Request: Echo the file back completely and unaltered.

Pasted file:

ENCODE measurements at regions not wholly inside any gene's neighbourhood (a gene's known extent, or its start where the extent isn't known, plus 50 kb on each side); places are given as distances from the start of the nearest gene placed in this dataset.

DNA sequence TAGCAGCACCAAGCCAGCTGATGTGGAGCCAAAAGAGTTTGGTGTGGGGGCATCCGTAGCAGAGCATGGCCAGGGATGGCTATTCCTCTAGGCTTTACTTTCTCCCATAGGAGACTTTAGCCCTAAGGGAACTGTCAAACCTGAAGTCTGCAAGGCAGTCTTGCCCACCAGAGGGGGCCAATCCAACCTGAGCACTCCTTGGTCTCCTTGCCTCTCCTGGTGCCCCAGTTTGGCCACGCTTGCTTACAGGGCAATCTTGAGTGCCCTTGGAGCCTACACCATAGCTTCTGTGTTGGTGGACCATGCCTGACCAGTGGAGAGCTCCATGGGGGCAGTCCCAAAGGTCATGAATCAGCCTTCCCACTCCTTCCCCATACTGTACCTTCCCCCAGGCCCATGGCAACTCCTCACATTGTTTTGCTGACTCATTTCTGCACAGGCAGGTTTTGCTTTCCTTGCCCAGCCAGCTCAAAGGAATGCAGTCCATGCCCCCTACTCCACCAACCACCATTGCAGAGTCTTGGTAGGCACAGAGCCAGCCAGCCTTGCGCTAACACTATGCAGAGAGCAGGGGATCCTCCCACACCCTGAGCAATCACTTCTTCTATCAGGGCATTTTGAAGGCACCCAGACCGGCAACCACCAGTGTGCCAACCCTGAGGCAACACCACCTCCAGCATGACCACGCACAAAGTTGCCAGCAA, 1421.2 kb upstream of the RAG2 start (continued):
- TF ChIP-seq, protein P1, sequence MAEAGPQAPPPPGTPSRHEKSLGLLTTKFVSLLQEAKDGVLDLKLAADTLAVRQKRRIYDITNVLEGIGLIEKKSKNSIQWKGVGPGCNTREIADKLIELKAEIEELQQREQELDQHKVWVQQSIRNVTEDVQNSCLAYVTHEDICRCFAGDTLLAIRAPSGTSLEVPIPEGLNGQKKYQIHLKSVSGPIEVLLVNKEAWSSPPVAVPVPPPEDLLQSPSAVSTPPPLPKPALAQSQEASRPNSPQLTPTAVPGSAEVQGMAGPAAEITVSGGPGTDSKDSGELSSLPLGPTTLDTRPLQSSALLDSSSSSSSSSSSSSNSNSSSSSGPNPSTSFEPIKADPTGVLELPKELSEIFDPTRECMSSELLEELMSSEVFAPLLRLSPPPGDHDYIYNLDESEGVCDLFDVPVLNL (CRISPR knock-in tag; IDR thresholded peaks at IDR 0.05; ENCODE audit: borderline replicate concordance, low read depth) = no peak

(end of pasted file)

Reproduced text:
ENCODE measurements at regions not wholly inside any gene's neighbourhood (a gene's known extent, or its start where the extent isn't known, plus 50 kb on each side); places are given as distances from the start of the nearest gene placed in this dataset.

DNA sequence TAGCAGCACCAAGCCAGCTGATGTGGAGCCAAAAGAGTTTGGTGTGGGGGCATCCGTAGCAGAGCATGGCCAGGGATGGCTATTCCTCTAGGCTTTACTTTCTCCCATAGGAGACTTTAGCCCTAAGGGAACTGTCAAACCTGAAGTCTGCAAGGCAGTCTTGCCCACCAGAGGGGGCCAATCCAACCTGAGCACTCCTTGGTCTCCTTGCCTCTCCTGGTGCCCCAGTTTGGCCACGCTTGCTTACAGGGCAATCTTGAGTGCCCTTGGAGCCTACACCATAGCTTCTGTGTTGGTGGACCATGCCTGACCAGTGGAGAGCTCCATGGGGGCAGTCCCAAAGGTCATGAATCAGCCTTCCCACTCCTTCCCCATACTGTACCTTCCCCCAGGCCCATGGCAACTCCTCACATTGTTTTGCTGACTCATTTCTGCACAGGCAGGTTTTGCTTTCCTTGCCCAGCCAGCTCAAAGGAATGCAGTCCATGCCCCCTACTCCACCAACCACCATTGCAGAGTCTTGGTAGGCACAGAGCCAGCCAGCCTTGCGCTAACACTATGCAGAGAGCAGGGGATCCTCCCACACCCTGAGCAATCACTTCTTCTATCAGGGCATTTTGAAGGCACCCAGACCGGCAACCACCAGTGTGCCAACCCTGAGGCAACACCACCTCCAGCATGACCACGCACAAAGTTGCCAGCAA, 1421.2 kb upstream of the RAG2 start (continued):
- TF ChIP-seq, protein P1, sequence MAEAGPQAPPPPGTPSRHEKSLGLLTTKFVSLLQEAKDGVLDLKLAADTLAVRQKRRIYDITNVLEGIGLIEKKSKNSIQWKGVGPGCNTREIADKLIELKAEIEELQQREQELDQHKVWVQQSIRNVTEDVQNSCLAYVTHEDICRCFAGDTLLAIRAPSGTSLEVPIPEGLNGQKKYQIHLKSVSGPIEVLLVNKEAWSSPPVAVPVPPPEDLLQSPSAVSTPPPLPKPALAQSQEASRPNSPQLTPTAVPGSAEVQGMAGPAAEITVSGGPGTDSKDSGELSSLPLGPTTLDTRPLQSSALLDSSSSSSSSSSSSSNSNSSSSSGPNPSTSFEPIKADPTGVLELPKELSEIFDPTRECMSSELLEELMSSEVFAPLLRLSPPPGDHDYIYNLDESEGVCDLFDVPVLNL (CRISPR knock-in tag; IDR thresholded peaks at IDR 0.05; ENCODE audit: borderline replicate concordance, low read depth) = no peak